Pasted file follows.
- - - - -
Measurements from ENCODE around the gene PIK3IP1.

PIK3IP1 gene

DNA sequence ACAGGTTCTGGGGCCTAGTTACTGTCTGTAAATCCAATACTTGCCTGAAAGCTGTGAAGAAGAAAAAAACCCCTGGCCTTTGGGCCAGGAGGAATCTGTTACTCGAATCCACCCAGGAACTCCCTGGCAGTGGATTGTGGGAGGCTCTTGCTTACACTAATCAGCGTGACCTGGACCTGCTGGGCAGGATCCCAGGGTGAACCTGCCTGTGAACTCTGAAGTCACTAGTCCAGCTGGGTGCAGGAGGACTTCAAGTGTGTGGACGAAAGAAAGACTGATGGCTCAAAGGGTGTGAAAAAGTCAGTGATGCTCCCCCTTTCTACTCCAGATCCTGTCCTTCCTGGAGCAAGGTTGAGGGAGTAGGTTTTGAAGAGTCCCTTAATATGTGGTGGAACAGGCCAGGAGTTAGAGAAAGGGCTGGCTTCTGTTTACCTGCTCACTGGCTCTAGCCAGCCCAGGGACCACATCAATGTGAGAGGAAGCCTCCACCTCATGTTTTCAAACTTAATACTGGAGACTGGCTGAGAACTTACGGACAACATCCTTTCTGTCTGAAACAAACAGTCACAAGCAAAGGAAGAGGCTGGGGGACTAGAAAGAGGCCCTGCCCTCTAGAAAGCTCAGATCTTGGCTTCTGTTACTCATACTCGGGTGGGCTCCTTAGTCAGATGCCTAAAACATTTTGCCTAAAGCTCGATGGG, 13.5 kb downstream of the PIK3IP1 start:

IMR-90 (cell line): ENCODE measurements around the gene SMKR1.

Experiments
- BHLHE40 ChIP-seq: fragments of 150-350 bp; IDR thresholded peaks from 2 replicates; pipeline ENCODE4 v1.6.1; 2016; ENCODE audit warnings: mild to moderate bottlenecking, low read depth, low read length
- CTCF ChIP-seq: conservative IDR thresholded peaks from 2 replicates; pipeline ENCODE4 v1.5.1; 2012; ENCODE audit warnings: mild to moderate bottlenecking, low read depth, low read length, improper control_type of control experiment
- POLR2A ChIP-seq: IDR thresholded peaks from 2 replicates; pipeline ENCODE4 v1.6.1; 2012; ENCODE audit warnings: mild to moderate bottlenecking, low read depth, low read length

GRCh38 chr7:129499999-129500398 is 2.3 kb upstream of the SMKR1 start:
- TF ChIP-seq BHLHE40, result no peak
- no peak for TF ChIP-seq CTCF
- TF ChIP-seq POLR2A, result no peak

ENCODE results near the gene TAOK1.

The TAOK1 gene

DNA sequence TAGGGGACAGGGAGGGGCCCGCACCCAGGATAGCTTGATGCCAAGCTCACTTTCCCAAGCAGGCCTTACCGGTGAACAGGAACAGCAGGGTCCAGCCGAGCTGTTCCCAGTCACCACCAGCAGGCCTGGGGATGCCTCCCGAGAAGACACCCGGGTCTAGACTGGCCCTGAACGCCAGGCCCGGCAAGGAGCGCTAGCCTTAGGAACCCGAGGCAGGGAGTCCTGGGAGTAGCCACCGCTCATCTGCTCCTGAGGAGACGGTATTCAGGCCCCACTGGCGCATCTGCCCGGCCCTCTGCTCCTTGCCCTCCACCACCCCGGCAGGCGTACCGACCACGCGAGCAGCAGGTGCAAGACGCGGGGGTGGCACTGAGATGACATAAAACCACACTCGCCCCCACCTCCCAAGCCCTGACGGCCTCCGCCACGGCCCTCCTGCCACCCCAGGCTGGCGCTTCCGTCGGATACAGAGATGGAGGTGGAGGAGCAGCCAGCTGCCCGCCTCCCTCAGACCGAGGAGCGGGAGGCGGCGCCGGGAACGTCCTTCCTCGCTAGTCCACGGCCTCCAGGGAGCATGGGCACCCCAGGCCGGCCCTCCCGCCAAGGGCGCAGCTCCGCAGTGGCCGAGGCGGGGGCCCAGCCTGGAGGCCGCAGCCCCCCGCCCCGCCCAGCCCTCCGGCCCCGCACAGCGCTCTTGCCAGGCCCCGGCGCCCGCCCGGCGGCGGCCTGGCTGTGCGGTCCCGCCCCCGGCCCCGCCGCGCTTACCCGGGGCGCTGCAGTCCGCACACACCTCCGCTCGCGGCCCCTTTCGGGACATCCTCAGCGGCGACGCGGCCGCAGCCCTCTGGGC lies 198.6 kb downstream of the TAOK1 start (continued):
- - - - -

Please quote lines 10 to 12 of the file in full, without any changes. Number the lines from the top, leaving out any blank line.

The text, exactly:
- TF ChIP-seq BHLHE40, result no peak
- no peak for TF ChIP-seq CTCF
- TF ChIP-seq POLR2A, result no peak